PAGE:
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Suppose $E \subset \mathbb C$ is an open, simply connected set and the boundary $\partial E$ is not empty. Let $x \in \partial E$. Is it true: we can always find some open disk $D(x, r) = \{y \in \mathbb C: |y-x| < r\}$ such that the intersection $E \cap D(x, r)$ is simply connected? As discussed here and here, essentially we want to know whether there exists some $r$ such that $E \cap D(x, r)$ is path-connected?


As the example showed in the comment, this is not true. What sufficient condition would guarantee such open disk exists? For example, is path-connectedness of the boundary $\partial E$ sufficient?

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    $\begingroup$ Take an open square $(0,1)^2$ and delete the segments $\{(1/n;t):\text{ for }t\in[1/2,1)\}$, for $n=1,2,3,...$. Then look at $x=(0;2/3)$. $\endgroup$ – user569098 Jul 5 '18 at 17:41
  • $\begingroup$ @LB_O: Thanks for your example. May I ask whether there is some sufficient condition to guarantee this? Does path-connectedness of the boundary suffice? $\endgroup$ – user1101010 Jul 5 '18 at 17:50
  • $\begingroup$ The boundary of that example is path-connected. Locally path-connected should do it, since then you can map the closure of $E$ to the closed unit disc by a continuous function that is conformal in the interior. $\endgroup$ – user569098 Jul 5 '18 at 18:09
  • $\begingroup$ You can complete it to an answer and post it yourself. Find the source to the result I mentioned above. Maybe Ahlfors' book on complex analysis has it. I don't know. Show that the example is actually an example. $\endgroup$ – user569098 Jul 5 '18 at 18:24
  • $\begingroup$ Assume E is regular open. $\endgroup$ – William Elliot Jul 5 '18 at 20:51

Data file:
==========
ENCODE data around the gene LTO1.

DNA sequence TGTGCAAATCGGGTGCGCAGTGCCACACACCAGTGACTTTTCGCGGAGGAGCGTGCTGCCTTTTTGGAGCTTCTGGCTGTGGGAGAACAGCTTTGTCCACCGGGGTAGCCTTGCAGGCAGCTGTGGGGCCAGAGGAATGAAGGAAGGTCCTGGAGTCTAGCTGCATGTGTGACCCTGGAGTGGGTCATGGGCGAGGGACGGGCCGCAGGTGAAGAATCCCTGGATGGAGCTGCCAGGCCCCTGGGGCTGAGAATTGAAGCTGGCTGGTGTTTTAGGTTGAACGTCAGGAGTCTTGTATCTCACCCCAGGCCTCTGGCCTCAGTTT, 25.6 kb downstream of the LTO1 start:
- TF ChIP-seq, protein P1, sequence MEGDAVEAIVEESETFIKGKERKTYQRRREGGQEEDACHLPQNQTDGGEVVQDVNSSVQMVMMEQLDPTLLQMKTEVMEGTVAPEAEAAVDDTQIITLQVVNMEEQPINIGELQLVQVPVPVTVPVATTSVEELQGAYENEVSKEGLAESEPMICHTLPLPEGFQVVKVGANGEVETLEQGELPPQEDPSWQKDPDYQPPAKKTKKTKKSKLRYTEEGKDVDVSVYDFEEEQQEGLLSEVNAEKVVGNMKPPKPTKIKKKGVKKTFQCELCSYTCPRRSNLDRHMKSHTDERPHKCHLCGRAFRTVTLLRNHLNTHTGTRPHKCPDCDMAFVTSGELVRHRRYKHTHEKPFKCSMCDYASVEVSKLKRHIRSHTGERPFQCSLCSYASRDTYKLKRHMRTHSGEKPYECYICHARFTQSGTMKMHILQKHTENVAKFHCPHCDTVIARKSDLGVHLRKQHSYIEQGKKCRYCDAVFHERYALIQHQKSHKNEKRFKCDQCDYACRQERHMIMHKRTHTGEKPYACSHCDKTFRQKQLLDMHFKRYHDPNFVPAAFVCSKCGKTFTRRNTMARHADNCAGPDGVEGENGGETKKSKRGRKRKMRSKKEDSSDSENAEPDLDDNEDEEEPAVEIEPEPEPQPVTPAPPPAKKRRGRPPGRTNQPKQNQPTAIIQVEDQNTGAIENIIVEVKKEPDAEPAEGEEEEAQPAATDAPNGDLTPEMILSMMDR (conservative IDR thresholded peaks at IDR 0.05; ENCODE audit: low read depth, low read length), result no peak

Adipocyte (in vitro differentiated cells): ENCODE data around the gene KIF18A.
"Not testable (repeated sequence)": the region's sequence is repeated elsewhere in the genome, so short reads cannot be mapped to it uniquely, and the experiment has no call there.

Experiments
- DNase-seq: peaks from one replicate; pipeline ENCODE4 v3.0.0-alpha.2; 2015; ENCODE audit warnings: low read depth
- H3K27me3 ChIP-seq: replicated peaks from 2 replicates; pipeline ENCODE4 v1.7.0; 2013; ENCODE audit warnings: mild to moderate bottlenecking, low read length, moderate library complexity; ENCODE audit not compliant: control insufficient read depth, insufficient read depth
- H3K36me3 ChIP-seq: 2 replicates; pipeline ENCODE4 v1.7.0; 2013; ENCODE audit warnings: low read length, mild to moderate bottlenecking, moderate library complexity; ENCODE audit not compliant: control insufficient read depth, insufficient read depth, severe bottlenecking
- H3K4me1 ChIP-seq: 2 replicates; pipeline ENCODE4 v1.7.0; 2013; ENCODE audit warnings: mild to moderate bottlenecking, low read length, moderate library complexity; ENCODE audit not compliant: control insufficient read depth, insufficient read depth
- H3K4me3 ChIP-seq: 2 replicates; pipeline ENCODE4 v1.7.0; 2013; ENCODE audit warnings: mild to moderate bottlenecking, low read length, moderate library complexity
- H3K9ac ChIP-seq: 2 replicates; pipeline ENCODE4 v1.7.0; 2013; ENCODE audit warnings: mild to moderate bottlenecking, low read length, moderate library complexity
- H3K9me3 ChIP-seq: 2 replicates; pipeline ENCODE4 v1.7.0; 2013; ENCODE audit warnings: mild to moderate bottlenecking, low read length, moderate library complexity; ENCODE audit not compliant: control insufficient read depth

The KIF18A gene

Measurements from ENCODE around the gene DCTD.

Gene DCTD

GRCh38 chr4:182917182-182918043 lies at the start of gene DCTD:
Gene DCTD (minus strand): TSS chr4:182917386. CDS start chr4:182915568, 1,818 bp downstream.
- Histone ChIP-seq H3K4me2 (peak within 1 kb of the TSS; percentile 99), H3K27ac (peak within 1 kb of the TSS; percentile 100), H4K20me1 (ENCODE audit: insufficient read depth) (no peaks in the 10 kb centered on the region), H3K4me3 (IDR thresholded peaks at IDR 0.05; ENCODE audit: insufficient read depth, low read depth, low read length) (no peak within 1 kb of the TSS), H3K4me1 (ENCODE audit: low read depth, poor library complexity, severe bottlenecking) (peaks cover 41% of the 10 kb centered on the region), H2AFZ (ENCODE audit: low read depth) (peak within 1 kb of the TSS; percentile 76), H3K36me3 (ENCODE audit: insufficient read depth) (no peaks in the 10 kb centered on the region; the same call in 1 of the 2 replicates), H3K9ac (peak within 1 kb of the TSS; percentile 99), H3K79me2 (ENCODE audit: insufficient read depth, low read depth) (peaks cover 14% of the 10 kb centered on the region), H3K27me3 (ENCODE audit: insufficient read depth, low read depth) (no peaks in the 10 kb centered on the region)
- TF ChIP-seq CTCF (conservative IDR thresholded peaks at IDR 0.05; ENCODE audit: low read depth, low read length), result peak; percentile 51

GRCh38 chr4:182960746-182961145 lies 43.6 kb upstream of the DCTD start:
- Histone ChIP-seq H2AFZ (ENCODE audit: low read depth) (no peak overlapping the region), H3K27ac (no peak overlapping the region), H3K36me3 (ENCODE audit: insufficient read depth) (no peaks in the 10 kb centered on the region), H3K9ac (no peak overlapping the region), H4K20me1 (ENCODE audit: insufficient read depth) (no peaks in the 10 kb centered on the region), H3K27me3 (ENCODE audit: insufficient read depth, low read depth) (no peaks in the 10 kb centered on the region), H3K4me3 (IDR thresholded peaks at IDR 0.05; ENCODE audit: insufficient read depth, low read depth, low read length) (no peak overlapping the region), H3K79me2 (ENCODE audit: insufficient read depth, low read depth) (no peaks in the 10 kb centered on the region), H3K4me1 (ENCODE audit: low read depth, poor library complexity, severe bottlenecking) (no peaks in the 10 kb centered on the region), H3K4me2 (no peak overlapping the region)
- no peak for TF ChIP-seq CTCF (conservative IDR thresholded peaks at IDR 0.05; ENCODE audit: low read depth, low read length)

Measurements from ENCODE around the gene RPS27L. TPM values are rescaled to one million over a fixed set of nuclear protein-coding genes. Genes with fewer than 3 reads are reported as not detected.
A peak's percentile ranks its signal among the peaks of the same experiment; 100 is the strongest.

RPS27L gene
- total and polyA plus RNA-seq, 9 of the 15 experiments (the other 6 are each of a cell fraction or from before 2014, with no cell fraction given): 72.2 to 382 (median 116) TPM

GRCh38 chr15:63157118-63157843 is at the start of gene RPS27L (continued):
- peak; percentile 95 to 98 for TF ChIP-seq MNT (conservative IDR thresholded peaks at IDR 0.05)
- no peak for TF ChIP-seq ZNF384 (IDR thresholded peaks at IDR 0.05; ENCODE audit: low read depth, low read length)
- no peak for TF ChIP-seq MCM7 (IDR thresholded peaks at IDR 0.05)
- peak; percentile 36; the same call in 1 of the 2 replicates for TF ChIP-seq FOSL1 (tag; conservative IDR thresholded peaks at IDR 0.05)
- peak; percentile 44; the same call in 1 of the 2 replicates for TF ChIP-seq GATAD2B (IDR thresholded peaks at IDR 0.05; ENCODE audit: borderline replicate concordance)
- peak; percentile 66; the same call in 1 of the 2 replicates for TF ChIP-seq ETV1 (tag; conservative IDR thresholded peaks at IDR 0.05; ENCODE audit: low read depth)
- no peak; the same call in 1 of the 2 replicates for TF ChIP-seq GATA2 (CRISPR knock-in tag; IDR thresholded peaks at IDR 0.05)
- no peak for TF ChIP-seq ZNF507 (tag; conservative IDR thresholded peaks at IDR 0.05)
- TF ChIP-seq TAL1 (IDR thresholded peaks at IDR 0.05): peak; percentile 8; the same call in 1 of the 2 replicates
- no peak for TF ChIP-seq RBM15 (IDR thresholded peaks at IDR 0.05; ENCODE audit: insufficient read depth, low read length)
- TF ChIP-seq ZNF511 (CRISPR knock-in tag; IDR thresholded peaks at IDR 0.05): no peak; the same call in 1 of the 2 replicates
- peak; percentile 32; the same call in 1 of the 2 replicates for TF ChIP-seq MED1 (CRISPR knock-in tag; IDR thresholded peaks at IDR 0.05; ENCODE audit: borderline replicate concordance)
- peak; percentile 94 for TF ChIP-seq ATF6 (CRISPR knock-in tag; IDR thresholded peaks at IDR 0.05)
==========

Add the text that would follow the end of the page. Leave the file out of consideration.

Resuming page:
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The space between a circle of radius 2 centered at 0 and a
circle of radius 1 centered at 1 is simply connected, regular
open. The point of tangency is a counter example.

Is the property you'd like, E is regular open with a
simply connected closure? Here we are considering every
disk D. If you want just one disk, then if E is bounded,
any disk containing E will suffice.

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  • $\begingroup$ Forgive my lack of knowledge, I could not prove the statement assuming $E$ is regular open and has simply connected closure. Could you give more hints on this part? Thanks. $\endgroup$ – user1101010 Jul 6 '18 at 20:22
  • $\begingroup$ @iris2017. Did you ignore the question mark? Regular open, which got rid of some counter examples, did not get rid of all of them. So I added another premise, that got rid of the new counfer example I presented. Does it get rid of all of them? I do not know. Will the math muse inspire me again tonight? $\endgroup$ – William Elliot Jul 7 '18 at 4:11

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